In director Niels Arden Oplev's remake of 1990's Flatliners, Ellen Page's med student – volunteering to have her heart stopped and resuscitated in the name of fright-flick “research” – reminds her lab partner to make sure the experiment is being recorded, “Otherwise this whole exercise is pointless.” May I suggest that it's pointless regardless? I recall no one much caring about Joel Schumacher's Flatliners back in the day, either; if my cineplex-employee memories from that summer can be trusted, it was just something to see when you weren't up for another viewing of Die Hard 2 or Ghost. But as blah as that low-stakes, back-from-the-dead thriller was, at least it gave us charismatic performers in the fledgling doctors played by Kiefer Sutherland, Julia Roberts, Kevin Bacon, William Baldwin, and a revelatory comic-relief actor named Oliver Platt. Oplev's offering, in contrast, gives us Page, Diego Luna, Nina Dobrev, James Norton, and Kiersey Clemons, and with even the most gifted among them personality-challenged here, there's not a soul in that group I'd trust with a life-saving procedure. Maybe Diego, but only if he promised to keep his hair out of his eyes.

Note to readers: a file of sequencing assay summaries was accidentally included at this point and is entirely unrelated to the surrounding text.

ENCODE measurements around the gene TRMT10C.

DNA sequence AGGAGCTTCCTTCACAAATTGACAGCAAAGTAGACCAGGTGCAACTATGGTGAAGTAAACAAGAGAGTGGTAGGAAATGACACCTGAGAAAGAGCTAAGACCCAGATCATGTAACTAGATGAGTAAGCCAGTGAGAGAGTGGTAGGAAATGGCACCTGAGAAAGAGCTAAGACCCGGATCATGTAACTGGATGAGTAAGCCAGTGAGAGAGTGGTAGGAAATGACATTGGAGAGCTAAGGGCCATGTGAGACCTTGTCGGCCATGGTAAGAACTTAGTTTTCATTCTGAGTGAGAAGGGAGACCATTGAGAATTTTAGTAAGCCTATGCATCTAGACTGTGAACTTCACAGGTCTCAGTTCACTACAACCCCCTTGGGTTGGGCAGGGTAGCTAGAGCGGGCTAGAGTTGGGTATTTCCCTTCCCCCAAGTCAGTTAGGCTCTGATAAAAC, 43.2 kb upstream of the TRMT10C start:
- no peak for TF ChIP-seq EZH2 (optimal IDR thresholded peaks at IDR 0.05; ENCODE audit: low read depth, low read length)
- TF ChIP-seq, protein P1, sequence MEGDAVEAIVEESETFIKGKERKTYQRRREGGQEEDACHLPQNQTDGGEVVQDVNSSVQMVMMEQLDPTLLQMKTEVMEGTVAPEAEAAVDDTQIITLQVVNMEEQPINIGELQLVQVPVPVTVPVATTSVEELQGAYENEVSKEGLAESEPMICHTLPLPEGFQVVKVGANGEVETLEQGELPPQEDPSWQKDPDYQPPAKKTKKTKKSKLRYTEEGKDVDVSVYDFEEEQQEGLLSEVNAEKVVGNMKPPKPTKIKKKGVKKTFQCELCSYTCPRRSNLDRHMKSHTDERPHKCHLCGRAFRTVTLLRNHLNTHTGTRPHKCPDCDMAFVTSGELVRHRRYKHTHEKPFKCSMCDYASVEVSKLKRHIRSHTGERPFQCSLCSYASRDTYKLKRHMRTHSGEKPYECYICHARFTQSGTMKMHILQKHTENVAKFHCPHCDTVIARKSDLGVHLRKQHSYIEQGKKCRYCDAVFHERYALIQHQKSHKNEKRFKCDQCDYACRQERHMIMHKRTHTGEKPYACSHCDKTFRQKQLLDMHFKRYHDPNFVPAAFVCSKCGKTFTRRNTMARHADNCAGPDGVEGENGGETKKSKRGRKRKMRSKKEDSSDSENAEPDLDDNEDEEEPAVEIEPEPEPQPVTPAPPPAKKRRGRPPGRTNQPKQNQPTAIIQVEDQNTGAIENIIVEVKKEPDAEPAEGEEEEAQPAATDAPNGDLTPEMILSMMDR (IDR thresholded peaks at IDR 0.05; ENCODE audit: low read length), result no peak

It's impossible to get mad at the film for desecrating a classic considering how many leagues removed from “classic” the Schumacher outing is. But despite our two scenes with Kiefer, now silver-haired like dad Donald, this wholly unnecessary update is still resolutely tedious, dull, and not-scary, boasting the single most embarrassing five-guest rager I've ever seen and perhaps the most shockingly inept jump cut of the millennium. (In one shot, Norton is at a pier, submerged in water, screaming, with a knife through his hand; in the very next shot, he's in a bar, dry, quiet, and watching an iPhone video.) This Flatliners is, however, a treasure trove for cliché-hounds, given characters' endless walks through dark corridors, panicked “It was only a dream!” wake-me-ups, and a familiar children's song played as creepy background music, with the repurposed tune in question an initially chirpy, eventually sinister take on “If You're Happy and You Know It.” At my screening, not one of us clapped our hands.